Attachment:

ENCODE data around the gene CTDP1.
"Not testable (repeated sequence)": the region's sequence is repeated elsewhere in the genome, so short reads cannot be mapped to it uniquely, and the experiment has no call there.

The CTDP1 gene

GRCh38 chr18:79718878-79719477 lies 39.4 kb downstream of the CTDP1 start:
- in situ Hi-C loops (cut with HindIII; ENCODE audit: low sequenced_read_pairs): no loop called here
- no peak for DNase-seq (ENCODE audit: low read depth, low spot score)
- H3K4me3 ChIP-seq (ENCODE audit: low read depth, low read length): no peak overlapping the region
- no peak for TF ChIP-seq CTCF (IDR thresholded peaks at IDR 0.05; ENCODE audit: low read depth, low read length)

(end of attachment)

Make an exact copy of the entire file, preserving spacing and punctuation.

ENCODE data around the gene CTDP1.
"Not testable (repeated sequence)": the region's sequence is repeated elsewhere in the genome, so short reads cannot be mapped to it uniquely, and the experiment has no call there.

The CTDP1 gene

GRCh38 chr18:79718878-79719477 lies 39.4 kb downstream of the CTDP1 start:
- in situ Hi-C loops (cut with HindIII; ENCODE audit: low sequenced_read_pairs): no loop called here
- no peak for DNase-seq (ENCODE audit: low read depth, low spot score)
- H3K4me3 ChIP-seq (ENCODE audit: low read depth, low read length): no peak overlapping the region
- no peak for TF ChIP-seq CTCF (IDR thresholded peaks at IDR 0.05; ENCODE audit: low read depth, low read length)